"This will have a chilling effect on political activity," Johnson said. "It chills freedom of association. The government is going to be checking you out to see what you are doing. And while it may sound benign, it tremendously expands the FBI's power to spy on people even without any sign that they have done something wrong."

Rep. John Conyers Jr. of Michigan, the senior Democrat on the House Judiciary Committee, said: "Any government effort to institutionalize the same powers that allowed the FBI to wrongfully spy on the activities of civil rights organizations and disclose information on the private affairs of Martin Luther King Jr. would constitute an embarrassing step backward for civil liberties in this country."

But FBI Director Robert S. Mueller III said the changes would merely allow agents to conduct investigations by accessing basic public information. The new guidelines, Mueller said, will be "exceptionally helpful" to the bureau.

"Our reforms of the FBI will and must strengthen our ability to prevent future terrorist attacks," he said.

Under the old FBI rules, agents needed to show probable cause of criminal activity, or to be actively involved in a criminal investigation, to attend rallies, monitor Internet chat rooms or engage in many other open activities.

The changes come as part of a far-reaching reorganization of the bureau. The FBI has been under intense criticism for missing several warning signs that, if pieced together, Mueller has acknowledged, might have prevented the Sept. 11 attacks.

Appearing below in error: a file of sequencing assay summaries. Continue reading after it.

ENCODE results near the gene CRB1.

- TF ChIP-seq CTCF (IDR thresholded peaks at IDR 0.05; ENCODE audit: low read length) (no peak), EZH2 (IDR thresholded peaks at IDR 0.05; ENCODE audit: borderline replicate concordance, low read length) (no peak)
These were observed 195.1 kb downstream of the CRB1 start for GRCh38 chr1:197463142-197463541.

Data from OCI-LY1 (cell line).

The bureau is reorganizing its structure and hiring analysts to interpret information collected by field offices. Mueller has replaced 25 percent of the bureau's top officials and is revamping the agency's outdated computer systems.

In addition to allowing agents to monitor public places, yesterday's new guidelines will also give them access to commercial data services, such as the kind businesses use to check a consumer's credit rating or to track a person's purchases of books or groceries.

Justice Department officials said, though, that the bureau would still need a warrant to look into someone's financial affairs or personal spending habits when they are outside the scope of the information that data service companies provide.

The revised guidelines will shift much of the investigative decision-making to the field offices, which will be free to pursue leads without the permission of bureaucrats at FBI headquarters in Washington. The role of supervising the agents who monitor public places and the Internet will fall to the special agents in charge of the field offices.

Coleen Rowley, a veteran FBI agent and counsel in the Minneapolis office, highlighted the field offices' complaints two weeks ago, when she wrote a caustic memo to Mueller and members of Congress. She charged that senior FBI officials had repeatedly thwarted efforts by her office to investigate Zacarias Moussaoui, who is thought to have been the would-be 20th hijacker for the Sept. 11 attacks in New York and Washington.

The field offices, Ashcroft said, "are frustrated because many of our internal restrictions have hampered" their efforts to move quickly on investigations.

He said the new guidelines would give them the flexibility they need to even "surf the Web the way you and I can."